Inter­-governmental diplomatic process by seasoned diplomats is required in some specialized areas such as global conflict resolution, but at the same time, the global developmental tasks are so enormous and complex that it is impossible for Governments alone, (in disconnected isolation of other stakeholders) to generate effective and conclusive solutions to problems. In the multi­stakeholder process, not only are stakes claimed by stakeholders but the expertise from across different stakeholder groups of Business, Academia and other sectors of the Civil Society combine with that of the Government to generate well informed and optimal solutions to various issues.

Fair global governance is achievable by the multistakeholder process as this process tends to broadly balance the interests, even without proportionate inclusion or representation. As the development process increasingly adopts the multi­stakeholder
process, global governance becomes more and more effective.

What are your thoughts or what role does you see for the private sector in development? What would be the nature of some of the collaborations, and on what issues?

The private sector has played a role that is much greater than that of governments in global development. While Governments have played the role of a regulator, private sector has
brought in innovations and caused progress to happen. The role of Government could be viewed as that of a facilitator or enabler, instead of a regulator, then the roles played by the rest of the actors become more and more effective.

The private sector could consider adopting the social enterprise model more and more, get more involved in the multi­stakeholder process and also support the participation of Civil Society and other actors who might have participation constraints. The online stakeholder engagement platforms are valuable tools to engage stakeholders. The platforms need to incorporate more collaborative tools, perhaps with help from the Internet technical community who would be glad to contribute to the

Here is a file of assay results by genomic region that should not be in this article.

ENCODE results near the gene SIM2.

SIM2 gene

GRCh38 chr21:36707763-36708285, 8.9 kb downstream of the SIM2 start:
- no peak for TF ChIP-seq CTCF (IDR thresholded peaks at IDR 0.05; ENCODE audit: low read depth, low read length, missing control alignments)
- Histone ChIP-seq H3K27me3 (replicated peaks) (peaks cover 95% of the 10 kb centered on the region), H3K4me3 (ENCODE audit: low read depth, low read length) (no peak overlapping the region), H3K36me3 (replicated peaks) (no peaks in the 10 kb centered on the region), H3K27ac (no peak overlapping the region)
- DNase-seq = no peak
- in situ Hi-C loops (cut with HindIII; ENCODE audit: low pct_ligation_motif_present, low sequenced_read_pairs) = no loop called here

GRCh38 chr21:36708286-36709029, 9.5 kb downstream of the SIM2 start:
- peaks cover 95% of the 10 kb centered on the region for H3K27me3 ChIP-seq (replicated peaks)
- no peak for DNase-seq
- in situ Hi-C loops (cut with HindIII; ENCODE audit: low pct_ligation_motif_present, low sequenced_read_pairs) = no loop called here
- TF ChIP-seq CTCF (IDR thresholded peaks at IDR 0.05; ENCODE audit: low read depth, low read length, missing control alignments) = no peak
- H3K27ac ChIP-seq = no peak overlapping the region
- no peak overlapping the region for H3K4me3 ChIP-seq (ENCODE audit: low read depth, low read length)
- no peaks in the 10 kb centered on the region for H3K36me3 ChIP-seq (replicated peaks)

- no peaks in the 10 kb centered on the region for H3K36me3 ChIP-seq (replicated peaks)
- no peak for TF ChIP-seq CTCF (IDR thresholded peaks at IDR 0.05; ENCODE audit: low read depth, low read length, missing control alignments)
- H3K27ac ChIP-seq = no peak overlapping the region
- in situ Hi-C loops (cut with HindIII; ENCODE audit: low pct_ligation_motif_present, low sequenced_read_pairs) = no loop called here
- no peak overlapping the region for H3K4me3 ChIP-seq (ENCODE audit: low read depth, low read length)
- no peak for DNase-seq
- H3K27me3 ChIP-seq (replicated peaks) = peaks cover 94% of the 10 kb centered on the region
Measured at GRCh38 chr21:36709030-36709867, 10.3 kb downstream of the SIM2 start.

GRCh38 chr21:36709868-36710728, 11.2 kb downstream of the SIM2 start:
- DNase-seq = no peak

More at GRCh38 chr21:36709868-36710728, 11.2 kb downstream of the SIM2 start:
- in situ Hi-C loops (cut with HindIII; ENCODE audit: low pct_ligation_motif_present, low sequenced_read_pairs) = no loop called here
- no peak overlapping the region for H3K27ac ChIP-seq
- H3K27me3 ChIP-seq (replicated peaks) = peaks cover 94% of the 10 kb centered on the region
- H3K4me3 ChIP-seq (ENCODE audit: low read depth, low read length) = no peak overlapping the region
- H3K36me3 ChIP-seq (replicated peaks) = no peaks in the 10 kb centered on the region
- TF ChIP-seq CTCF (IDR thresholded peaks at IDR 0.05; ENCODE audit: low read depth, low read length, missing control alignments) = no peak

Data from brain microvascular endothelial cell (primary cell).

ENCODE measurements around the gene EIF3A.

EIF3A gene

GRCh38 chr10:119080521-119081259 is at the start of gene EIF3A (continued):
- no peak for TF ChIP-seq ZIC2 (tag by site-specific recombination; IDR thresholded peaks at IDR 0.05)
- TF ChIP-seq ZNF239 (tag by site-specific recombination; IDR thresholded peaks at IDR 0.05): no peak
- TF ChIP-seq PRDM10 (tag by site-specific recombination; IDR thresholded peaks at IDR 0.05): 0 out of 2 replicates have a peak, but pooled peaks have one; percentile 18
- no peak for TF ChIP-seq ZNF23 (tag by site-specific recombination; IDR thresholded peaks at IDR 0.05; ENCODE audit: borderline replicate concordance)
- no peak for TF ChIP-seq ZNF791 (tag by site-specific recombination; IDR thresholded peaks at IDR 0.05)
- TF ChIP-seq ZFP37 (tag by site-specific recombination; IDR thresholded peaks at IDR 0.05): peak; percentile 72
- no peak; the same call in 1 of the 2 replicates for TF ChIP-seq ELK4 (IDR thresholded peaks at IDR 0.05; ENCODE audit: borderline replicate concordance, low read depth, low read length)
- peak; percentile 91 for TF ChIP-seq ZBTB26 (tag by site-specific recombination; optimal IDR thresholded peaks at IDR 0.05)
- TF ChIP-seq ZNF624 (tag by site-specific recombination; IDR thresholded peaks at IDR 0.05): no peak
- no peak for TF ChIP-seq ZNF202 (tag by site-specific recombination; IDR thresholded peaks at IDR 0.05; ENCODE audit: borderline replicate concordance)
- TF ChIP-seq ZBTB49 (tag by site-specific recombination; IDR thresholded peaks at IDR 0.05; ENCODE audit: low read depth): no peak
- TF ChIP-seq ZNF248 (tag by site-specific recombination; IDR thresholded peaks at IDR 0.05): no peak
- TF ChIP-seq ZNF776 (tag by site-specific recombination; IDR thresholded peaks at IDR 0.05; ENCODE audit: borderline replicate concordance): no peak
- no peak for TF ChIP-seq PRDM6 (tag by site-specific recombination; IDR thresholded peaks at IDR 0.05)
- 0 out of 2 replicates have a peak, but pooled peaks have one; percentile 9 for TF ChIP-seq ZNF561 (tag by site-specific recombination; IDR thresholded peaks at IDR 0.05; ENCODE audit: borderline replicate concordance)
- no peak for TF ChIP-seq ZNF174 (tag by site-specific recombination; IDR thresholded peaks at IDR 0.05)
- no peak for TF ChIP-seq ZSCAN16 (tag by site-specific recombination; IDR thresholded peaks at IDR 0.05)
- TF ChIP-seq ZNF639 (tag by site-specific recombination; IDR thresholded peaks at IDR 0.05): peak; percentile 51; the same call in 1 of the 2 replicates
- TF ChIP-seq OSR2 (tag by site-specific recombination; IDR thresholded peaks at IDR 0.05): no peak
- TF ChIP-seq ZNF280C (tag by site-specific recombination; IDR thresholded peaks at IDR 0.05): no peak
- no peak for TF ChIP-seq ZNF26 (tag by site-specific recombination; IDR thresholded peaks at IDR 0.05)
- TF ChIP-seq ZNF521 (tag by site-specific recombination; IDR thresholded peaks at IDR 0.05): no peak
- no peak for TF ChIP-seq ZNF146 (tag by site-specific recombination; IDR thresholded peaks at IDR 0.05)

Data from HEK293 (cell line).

efforts to apply their expertise to aid developmental efforts.
Comments from the GVI community: 
Do we need more holistic terms like well-being, for more holistic approaches?

" One of fundamentals of ineffectiveness of aid has been the lack of "relevant" local participation involving not only the aid-targeted local community but also incorporating local experts in planning, formulation and implementation of the aid interventions. With such an approach, all the issues of the relevance of aid, be it for emergency, rehabilitation or development would inherently take into account issues of social-welbeing, ecological well-being and economic well-being etc. Let us not spend time inventing new terms such as in the past " Basic Needs", " Millennium Development Goals" that left out the important issue... "

You can join the GVI LinkedIn discussion here
Useful articles and media postings:


Beyond Band-Aids: Social well-being as a strategy for health, social development gains

Post-2015 development agenda must create inclusive growth

Measuring the Sustainability of Business: From Economism to Earth Systems Science

Towards an Inclusive and Sustainable Future for Industrial Development


Share your own stories and ideas, contact us at

Developing Global Public Participation:
Global Public Participation at the United Nations

by Otto Spijkers and Arron Honniball